Monday, March 09, 2009

Gennaro Castaldo Watch: U2 sales improve incredibly overnight

You might remember yesterday that Gennaro Castaldo was busily trying to talk up underwhelming sales for No Line On The Horizon:

"It's doing pretty well, both in Ireland and the UK, at what is traditionally a relatively quiet time of year for music retail," says Gennaro Castaldo, HMV spokesperson. "The key thing about this album is that it will sell consistently throughout the year, especially when the band start performing live in the summer."

Pretty well; doing better as the year goes on. It's a quiet time.

I'll bet Gennaro will have something to say to the guy who's in the Telegraph today suggesting that sales are stellar:
"Sales of No Line On The Horizon have exceeded our already high expectations, and the album has sold exceptionally well on all its formats and across all channels – in store, online and via downloads."

Hey, dude, HMV's Baron Fact reckons it's only doing so-so, so who are you coming round here saying it's outperforming even sky-high expectations?
HMV spokesman Gennaro Castaldo

Yes, somehow Gennaro has managed to conjure an album which is only doing pretty well, considering the time of year, into an exceptional seller, outstripping expectations. Perhaps there were an awful, awful lot of people who bought it during the Sunday trading hours.

Gennaro was talking to the Telegraph as U2 were being added to some sort of list making them one of the five-biggest selling acts in Britain.
"U2 are one of the very few bands who can reach beyond their core fan base to connect with a much wider audience – both through their music and their personality, and their achievement in matching the Rolling Stones' record of 10 number one UK albums reaffirms their iconic status as the world's biggest Rock group."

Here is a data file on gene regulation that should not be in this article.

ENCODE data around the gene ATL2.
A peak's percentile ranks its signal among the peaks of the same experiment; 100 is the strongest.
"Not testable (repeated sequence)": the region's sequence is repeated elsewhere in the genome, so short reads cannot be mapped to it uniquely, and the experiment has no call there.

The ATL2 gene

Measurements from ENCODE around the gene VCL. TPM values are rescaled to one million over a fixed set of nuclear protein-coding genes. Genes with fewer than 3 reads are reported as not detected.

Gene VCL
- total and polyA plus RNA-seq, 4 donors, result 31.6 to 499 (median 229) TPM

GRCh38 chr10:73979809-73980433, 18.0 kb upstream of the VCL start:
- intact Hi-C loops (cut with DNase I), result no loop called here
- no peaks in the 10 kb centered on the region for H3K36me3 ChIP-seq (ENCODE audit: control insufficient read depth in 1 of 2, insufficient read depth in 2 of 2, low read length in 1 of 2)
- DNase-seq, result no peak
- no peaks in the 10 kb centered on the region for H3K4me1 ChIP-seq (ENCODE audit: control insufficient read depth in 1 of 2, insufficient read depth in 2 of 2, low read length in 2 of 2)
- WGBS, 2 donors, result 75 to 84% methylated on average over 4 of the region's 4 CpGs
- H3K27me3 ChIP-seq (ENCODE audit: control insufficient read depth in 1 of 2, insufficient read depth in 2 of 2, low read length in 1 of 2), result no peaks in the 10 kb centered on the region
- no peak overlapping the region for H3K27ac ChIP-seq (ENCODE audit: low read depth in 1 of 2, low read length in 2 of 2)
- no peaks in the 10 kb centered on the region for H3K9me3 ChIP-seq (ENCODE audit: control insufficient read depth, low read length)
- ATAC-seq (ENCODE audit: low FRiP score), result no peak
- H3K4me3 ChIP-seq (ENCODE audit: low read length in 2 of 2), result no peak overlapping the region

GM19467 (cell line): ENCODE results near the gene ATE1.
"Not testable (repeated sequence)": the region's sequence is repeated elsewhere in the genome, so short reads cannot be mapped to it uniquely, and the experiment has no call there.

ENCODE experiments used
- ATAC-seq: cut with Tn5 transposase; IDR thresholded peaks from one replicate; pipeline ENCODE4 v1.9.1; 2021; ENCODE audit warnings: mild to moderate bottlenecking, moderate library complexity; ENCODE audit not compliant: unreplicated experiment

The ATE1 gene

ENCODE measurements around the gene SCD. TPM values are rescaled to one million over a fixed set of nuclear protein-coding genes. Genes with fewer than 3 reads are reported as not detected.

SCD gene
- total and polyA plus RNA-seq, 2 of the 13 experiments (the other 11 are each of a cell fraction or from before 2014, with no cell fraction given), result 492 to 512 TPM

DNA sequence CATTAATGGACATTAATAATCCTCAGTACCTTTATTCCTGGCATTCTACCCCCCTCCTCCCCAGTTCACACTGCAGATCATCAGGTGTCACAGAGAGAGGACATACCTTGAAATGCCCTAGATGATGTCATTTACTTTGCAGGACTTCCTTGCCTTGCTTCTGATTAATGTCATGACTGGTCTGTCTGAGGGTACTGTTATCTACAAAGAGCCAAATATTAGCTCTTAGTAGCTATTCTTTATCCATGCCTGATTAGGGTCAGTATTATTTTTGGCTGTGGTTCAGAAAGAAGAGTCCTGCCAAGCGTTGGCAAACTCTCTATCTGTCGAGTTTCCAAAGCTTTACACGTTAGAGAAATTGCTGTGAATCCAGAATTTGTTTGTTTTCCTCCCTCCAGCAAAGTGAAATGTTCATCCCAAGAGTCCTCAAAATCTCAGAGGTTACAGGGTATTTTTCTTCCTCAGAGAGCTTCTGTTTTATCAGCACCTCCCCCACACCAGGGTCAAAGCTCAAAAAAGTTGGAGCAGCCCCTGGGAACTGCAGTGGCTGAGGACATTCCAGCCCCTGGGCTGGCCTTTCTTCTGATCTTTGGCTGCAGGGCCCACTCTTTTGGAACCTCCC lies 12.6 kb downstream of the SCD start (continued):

Is any of that true, Gennaro? Isn't the problem that their new album is only talking to their fanbase? And can you even meaningfully compare ten number one albums in the 90s/00s with ten number one albums in the 60s/70s? Isn't that like comparing the scores from Countdown when it was a thirty minute programme with those now its 45 minutes, and concluding that the contestants must be smarter as they score more points?


1 comment:

Cobardon said...

I know you aren't keen on the band, but 10 no 1 albums over a near 30 year period represents if anything a much greater achievement than the ones the Stones got largely in the first ten years or so of their 40 year career (2 no 1s since 1973).

Especially as, like it or not, there were more albums sold in the 90s/00s than there were in the 60s/70s. (2005 was the record year for sales in the UK).

By all means knock the coasting music U2 seem to be unfortunately making now, or even Bono's muddled political stances, but you have to admit that they've been one of the most succesful and enduring acts in music.

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